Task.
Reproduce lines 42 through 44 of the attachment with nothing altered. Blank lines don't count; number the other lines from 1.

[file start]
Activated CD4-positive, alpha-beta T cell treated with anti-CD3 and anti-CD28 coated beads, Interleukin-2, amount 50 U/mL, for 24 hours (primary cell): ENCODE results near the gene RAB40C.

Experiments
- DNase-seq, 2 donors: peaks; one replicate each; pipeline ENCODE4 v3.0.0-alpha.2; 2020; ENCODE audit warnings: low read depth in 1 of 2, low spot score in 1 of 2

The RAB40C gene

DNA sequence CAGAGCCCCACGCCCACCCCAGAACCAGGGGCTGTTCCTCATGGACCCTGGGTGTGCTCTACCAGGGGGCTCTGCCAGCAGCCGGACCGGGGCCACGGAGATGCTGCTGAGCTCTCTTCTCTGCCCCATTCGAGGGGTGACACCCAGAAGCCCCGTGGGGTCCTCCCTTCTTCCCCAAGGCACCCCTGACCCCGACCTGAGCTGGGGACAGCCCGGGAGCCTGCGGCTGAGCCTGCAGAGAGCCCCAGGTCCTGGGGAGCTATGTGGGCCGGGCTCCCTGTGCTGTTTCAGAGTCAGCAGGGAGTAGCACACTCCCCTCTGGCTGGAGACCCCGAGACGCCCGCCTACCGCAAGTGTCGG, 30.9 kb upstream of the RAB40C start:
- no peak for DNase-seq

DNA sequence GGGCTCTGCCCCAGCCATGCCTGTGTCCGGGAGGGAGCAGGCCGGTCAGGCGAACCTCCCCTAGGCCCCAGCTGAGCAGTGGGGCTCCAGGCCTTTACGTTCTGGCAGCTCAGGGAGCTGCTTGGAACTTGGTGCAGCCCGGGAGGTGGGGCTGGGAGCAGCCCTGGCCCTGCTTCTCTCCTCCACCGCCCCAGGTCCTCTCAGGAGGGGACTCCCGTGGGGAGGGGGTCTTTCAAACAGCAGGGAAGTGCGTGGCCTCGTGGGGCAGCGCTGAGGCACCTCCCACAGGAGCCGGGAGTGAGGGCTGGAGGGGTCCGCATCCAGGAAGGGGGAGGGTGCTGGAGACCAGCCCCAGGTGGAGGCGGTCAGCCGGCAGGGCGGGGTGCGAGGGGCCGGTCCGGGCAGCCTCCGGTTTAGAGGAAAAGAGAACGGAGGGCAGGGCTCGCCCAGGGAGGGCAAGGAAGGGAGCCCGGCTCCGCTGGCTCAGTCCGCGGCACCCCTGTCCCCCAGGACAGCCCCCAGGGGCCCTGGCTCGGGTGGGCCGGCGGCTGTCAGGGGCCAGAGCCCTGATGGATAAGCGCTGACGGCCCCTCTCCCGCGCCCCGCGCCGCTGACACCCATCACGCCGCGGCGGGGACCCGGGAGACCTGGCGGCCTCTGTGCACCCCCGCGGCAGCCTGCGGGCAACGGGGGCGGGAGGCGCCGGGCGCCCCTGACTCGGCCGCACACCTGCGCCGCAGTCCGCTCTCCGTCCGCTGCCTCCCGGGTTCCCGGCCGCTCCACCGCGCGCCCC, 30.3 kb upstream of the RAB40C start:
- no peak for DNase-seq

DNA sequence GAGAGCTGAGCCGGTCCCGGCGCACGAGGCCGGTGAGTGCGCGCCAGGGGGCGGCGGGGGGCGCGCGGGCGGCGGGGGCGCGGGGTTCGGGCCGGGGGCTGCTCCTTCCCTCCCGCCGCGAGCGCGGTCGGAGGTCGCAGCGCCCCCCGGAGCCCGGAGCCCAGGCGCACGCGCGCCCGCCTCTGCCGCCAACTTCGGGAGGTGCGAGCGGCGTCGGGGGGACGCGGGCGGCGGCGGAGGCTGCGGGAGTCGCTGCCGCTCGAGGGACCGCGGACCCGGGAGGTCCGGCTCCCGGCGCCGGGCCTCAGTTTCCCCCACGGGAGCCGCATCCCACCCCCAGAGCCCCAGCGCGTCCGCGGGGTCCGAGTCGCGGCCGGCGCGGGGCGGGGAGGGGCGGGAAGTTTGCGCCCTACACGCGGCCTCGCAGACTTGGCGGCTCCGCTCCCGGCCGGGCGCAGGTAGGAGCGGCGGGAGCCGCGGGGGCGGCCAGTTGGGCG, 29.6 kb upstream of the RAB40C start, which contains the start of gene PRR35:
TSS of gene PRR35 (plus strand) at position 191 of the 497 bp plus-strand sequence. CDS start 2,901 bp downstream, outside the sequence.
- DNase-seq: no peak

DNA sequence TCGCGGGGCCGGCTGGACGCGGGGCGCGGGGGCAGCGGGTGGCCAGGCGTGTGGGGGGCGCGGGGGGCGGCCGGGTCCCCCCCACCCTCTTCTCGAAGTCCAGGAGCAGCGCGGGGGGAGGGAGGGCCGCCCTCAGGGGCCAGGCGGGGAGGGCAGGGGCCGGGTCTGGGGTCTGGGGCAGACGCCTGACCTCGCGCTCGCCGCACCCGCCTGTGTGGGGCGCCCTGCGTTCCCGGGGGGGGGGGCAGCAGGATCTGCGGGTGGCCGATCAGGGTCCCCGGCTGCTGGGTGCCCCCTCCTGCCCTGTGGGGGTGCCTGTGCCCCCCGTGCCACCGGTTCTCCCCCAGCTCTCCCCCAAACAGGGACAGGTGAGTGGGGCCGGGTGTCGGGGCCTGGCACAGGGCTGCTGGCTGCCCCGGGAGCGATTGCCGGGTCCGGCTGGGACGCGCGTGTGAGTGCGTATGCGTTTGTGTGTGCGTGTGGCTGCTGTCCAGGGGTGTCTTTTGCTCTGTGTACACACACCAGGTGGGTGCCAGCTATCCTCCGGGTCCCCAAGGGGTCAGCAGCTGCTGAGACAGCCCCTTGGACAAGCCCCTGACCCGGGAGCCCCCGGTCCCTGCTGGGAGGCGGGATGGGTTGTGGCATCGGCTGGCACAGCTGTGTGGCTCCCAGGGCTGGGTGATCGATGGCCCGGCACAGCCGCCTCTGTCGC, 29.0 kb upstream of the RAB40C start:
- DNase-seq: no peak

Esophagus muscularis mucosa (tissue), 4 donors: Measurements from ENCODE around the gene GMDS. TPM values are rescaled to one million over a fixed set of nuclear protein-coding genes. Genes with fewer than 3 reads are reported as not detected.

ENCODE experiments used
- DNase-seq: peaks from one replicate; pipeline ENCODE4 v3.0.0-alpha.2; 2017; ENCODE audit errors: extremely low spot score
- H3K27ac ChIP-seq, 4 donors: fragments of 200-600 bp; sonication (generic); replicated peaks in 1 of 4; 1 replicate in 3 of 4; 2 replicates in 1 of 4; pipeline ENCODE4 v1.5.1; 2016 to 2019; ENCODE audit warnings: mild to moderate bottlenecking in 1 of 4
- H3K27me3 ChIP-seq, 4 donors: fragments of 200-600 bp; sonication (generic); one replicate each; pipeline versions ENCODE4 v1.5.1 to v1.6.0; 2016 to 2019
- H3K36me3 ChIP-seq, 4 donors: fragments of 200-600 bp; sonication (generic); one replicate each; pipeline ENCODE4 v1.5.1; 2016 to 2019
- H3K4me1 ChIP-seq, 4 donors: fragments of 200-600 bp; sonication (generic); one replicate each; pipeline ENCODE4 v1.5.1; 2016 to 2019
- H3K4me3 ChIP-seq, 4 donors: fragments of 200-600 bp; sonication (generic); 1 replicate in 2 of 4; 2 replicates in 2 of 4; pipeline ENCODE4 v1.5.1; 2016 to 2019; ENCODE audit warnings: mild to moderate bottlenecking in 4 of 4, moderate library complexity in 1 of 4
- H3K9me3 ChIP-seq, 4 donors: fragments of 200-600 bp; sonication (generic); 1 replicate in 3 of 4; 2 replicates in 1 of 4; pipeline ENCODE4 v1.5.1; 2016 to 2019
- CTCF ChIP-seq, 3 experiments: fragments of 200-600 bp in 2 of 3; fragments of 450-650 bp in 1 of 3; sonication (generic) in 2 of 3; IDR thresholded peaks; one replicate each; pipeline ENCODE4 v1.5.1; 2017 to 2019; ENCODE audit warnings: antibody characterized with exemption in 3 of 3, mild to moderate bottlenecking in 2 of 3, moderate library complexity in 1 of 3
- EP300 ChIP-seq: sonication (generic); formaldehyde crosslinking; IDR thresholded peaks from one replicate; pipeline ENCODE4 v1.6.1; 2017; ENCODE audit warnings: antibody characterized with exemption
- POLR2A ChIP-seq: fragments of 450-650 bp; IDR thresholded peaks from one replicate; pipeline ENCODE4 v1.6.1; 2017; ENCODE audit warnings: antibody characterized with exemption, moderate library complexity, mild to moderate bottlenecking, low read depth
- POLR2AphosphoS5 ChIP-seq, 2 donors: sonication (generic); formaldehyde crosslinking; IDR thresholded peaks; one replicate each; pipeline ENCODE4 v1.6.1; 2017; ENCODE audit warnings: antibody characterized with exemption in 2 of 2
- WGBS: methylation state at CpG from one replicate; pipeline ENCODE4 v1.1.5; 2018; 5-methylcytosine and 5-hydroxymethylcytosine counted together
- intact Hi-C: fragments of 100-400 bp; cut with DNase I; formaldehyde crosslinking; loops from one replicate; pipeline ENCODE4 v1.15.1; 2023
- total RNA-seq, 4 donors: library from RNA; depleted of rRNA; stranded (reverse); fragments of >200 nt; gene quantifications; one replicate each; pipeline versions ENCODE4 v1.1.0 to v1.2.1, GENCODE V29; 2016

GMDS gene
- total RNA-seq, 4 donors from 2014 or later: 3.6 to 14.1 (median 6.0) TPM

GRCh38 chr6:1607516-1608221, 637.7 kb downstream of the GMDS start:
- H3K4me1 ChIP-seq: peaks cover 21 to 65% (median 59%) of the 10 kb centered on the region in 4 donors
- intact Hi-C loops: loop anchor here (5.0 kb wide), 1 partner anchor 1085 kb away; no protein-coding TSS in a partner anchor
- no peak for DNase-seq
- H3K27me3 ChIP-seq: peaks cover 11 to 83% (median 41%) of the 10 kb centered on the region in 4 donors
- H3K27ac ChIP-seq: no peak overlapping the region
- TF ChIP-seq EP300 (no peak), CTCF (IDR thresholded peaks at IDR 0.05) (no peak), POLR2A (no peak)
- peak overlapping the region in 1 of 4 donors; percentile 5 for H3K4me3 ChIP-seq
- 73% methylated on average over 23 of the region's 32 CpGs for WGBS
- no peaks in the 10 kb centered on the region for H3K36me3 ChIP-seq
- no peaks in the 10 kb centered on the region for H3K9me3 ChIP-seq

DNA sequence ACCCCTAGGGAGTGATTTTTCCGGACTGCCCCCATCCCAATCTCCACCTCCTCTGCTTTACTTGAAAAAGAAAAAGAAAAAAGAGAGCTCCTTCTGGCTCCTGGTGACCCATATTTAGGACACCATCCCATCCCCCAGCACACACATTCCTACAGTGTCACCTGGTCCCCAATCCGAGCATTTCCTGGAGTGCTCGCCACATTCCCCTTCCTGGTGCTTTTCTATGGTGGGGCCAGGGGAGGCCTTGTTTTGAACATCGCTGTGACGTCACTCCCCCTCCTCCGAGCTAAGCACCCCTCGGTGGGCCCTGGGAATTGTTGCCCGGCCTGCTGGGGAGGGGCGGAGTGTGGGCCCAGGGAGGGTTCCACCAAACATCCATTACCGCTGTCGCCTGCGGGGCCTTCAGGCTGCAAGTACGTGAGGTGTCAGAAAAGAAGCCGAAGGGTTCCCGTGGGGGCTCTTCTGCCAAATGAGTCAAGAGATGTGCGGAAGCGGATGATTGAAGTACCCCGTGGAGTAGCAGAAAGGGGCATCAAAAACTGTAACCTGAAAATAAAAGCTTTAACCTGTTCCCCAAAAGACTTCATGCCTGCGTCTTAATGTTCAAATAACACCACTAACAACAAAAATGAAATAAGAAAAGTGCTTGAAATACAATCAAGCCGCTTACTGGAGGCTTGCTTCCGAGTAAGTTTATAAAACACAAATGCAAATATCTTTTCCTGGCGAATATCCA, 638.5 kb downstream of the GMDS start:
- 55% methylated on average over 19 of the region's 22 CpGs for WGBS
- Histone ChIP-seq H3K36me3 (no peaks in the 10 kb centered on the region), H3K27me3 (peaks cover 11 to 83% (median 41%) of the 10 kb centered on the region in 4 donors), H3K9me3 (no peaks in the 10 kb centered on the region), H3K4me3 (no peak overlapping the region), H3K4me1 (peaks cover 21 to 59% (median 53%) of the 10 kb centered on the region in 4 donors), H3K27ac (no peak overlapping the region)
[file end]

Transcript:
- no peaks in the 10 kb centered on the region for H3K9me3 ChIP-seq

DNA sequence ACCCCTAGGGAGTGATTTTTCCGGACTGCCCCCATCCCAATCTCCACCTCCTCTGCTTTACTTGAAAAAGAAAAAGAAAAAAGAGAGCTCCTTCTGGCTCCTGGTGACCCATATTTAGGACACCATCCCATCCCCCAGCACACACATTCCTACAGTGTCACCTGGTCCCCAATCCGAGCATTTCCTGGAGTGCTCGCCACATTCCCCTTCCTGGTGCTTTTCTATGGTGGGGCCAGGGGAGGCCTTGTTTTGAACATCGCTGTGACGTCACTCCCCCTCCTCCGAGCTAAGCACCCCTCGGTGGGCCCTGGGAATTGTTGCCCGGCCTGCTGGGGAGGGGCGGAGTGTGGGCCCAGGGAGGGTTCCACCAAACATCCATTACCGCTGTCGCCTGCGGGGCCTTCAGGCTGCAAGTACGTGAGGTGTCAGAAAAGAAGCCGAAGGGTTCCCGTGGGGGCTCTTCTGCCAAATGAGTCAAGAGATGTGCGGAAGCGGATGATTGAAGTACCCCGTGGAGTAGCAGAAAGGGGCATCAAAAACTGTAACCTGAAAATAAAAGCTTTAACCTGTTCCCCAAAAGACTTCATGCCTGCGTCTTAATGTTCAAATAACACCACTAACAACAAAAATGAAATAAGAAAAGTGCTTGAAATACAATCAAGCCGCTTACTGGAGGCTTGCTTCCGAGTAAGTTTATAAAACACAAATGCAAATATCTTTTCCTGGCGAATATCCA, 638.5 kb downstream of the GMDS start:
- 55% methylated on average over 19 of the region's 22 CpGs for WGBS